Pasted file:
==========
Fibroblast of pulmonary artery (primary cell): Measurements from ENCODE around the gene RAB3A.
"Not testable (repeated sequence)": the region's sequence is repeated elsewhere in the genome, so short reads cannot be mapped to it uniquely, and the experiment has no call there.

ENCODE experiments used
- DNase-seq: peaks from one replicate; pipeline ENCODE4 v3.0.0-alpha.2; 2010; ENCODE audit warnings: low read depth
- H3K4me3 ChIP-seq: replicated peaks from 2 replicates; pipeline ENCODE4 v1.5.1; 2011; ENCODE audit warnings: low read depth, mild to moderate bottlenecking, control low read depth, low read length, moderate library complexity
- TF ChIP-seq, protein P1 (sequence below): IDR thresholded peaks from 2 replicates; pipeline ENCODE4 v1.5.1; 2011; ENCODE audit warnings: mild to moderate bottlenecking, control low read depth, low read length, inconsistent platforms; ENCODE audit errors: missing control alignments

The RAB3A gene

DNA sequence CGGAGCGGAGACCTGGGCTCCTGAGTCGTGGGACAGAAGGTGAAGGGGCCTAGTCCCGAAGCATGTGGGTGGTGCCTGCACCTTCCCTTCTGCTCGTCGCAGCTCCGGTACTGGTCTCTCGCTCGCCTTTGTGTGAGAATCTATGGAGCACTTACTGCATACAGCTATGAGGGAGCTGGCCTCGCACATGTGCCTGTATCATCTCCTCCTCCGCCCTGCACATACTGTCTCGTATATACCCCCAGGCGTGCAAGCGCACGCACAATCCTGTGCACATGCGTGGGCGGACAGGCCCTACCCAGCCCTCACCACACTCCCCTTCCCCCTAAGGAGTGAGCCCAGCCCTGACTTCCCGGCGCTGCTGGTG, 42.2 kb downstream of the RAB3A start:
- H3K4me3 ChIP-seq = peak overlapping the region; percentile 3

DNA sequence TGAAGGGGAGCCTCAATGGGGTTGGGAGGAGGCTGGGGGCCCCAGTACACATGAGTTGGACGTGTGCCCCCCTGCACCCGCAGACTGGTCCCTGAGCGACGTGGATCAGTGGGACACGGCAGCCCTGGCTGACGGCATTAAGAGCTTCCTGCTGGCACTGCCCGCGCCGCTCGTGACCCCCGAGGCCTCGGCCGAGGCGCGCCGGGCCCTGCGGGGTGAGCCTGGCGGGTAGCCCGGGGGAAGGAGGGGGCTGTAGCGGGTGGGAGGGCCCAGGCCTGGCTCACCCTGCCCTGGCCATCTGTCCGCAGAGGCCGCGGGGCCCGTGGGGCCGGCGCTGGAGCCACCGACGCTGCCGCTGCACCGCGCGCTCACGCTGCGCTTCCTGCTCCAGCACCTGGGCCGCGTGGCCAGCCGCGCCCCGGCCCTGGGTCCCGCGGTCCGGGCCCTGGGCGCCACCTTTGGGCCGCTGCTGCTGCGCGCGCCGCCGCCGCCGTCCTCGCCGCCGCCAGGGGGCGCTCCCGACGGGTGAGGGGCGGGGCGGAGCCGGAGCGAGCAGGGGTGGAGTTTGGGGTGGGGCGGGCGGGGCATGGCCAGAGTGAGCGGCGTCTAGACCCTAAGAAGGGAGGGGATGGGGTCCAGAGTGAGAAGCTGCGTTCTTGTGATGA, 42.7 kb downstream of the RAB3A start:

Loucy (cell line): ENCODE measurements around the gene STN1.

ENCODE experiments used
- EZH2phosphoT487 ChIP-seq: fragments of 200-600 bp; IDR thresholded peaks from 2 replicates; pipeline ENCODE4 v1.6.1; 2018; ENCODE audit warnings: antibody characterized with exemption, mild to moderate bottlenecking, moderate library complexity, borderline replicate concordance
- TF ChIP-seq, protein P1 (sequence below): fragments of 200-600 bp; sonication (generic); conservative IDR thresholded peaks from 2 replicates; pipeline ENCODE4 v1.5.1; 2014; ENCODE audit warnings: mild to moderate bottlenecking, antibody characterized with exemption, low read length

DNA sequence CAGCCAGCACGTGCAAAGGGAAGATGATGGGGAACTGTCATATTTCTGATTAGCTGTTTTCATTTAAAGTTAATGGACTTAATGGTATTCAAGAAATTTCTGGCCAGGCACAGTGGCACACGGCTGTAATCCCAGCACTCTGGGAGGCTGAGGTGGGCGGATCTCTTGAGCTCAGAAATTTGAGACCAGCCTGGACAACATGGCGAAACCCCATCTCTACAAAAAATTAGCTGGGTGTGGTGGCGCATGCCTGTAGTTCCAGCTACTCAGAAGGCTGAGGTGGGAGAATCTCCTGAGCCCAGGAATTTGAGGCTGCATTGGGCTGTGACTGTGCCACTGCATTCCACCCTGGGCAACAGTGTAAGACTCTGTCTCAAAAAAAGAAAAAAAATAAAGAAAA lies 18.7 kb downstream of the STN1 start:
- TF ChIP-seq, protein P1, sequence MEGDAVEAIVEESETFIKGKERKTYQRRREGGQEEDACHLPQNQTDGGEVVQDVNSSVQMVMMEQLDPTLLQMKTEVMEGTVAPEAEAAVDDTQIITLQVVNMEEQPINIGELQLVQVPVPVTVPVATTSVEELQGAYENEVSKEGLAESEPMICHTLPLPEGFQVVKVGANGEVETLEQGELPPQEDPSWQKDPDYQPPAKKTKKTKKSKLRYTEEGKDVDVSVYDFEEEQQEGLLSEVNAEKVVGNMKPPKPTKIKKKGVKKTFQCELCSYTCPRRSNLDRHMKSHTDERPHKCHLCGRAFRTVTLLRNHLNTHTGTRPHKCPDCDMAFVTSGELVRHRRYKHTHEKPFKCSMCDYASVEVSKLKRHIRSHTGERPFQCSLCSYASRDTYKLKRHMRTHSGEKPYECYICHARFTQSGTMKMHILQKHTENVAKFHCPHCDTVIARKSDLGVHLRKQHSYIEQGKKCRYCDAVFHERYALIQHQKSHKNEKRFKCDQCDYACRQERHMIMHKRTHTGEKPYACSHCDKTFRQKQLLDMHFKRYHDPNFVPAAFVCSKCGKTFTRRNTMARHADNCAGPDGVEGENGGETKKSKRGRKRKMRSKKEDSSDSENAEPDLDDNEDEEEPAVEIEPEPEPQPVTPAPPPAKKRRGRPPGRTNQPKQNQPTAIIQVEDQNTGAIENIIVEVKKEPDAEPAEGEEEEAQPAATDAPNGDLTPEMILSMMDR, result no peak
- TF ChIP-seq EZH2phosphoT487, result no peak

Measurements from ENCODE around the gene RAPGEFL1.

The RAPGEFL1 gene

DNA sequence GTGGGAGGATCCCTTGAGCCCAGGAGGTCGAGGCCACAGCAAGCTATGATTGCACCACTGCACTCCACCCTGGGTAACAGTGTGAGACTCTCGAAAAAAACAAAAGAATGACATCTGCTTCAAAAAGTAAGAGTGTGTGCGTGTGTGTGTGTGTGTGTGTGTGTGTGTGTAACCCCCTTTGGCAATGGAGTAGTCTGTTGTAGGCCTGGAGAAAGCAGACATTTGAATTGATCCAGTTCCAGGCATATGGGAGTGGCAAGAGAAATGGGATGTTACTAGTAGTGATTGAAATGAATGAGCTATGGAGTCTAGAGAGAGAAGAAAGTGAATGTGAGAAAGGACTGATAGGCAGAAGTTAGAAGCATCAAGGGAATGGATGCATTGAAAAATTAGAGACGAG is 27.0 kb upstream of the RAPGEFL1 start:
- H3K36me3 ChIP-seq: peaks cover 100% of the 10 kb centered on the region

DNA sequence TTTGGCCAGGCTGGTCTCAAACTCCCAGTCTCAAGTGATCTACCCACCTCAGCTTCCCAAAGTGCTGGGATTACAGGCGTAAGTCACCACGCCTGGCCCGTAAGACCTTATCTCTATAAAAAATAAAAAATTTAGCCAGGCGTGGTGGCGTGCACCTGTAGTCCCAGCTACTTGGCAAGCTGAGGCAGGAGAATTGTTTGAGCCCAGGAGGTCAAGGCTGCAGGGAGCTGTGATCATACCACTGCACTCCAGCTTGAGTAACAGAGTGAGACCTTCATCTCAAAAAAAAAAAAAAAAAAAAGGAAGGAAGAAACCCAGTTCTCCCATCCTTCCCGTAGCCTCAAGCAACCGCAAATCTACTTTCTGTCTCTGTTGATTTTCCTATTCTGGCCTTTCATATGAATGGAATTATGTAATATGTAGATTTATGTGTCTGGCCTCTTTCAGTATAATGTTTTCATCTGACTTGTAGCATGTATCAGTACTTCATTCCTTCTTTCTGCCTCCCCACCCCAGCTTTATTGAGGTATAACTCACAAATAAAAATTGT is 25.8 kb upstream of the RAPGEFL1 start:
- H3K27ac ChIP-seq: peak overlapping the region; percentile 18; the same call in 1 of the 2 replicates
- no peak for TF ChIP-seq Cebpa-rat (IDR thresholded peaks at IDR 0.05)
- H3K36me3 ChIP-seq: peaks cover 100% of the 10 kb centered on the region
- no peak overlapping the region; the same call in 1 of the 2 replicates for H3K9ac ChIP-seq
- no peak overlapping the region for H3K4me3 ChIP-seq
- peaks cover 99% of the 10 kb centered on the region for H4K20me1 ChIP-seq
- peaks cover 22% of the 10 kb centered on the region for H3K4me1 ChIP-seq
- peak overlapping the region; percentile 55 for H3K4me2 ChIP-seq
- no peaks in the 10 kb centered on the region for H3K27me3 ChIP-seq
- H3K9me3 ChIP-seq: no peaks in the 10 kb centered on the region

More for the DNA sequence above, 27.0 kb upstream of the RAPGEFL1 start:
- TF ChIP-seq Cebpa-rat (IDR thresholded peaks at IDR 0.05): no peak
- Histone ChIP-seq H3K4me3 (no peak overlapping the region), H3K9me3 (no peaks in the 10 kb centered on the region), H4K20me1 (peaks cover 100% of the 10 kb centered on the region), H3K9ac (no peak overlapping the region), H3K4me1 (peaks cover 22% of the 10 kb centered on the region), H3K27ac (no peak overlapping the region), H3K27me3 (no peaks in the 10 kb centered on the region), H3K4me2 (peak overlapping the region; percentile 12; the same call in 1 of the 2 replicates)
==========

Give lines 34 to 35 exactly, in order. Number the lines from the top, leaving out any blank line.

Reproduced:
- TF ChIP-seq Cebpa-rat (IDR thresholded peaks at IDR 0.05): no peak
- Histone ChIP-seq H3K4me3 (no peak overlapping the region), H3K9me3 (no peaks in the 10 kb centered on the region), H4K20me1 (peaks cover 100% of the 10 kb centered on the region), H3K9ac (no peak overlapping the region), H3K4me1 (peaks cover 22% of the 10 kb centered on the region), H3K27ac (no peak overlapping the region), H3K27me3 (no peaks in the 10 kb centered on the region), H3K4me2 (peak overlapping the region; percentile 12; the same call in 1 of the 2 replicates)